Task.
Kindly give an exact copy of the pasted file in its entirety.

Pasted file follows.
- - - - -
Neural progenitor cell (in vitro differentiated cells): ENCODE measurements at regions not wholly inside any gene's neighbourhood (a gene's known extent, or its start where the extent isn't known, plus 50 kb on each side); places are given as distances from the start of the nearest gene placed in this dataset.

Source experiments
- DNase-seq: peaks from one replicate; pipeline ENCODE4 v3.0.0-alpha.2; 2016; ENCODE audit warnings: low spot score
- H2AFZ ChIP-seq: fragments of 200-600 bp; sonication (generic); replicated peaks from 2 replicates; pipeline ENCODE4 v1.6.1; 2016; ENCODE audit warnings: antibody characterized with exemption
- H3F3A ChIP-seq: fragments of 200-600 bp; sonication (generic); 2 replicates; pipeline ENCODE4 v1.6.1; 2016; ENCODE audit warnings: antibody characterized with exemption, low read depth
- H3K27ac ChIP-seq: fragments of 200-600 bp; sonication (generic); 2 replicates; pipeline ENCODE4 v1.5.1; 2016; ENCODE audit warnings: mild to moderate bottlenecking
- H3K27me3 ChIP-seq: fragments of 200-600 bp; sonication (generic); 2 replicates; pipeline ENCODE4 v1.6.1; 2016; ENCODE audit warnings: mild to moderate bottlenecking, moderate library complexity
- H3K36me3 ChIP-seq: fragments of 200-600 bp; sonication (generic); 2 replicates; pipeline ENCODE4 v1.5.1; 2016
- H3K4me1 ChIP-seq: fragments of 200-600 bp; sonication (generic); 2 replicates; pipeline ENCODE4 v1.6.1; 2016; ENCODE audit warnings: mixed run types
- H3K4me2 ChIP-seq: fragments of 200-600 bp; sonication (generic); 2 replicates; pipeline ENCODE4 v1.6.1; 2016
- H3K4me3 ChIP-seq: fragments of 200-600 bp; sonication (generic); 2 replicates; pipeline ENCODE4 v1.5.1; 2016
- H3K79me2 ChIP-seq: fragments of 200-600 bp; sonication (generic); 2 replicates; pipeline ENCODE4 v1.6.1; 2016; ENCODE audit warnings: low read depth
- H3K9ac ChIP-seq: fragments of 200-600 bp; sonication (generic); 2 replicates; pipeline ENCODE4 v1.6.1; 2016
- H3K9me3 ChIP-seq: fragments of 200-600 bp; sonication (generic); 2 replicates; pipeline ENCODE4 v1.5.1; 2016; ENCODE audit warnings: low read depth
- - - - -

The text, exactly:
Neural progenitor cell (in vitro differentiated cells): ENCODE measurements at regions not wholly inside any gene's neighbourhood (a gene's known extent, or its start where the extent isn't known, plus 50 kb on each side); places are given as distances from the start of the nearest gene placed in this dataset.

Source experiments
- DNase-seq: peaks from one replicate; pipeline ENCODE4 v3.0.0-alpha.2; 2016; ENCODE audit warnings: low spot score
- H2AFZ ChIP-seq: fragments of 200-600 bp; sonication (generic); replicated peaks from 2 replicates; pipeline ENCODE4 v1.6.1; 2016; ENCODE audit warnings: antibody characterized with exemption
- H3F3A ChIP-seq: fragments of 200-600 bp; sonication (generic); 2 replicates; pipeline ENCODE4 v1.6.1; 2016; ENCODE audit warnings: antibody characterized with exemption, low read depth
- H3K27ac ChIP-seq: fragments of 200-600 bp; sonication (generic); 2 replicates; pipeline ENCODE4 v1.5.1; 2016; ENCODE audit warnings: mild to moderate bottlenecking
- H3K27me3 ChIP-seq: fragments of 200-600 bp; sonication (generic); 2 replicates; pipeline ENCODE4 v1.6.1; 2016; ENCODE audit warnings: mild to moderate bottlenecking, moderate library complexity
- H3K36me3 ChIP-seq: fragments of 200-600 bp; sonication (generic); 2 replicates; pipeline ENCODE4 v1.5.1; 2016
- H3K4me1 ChIP-seq: fragments of 200-600 bp; sonication (generic); 2 replicates; pipeline ENCODE4 v1.6.1; 2016; ENCODE audit warnings: mixed run types
- H3K4me2 ChIP-seq: fragments of 200-600 bp; sonication (generic); 2 replicates; pipeline ENCODE4 v1.6.1; 2016
- H3K4me3 ChIP-seq: fragments of 200-600 bp; sonication (generic); 2 replicates; pipeline ENCODE4 v1.5.1; 2016
- H3K79me2 ChIP-seq: fragments of 200-600 bp; sonication (generic); 2 replicates; pipeline ENCODE4 v1.6.1; 2016; ENCODE audit warnings: low read depth
- H3K9ac ChIP-seq: fragments of 200-600 bp; sonication (generic); 2 replicates; pipeline ENCODE4 v1.6.1; 2016
- H3K9me3 ChIP-seq: fragments of 200-600 bp; sonication (generic); 2 replicates; pipeline ENCODE4 v1.5.1; 2016; ENCODE audit warnings: low read depth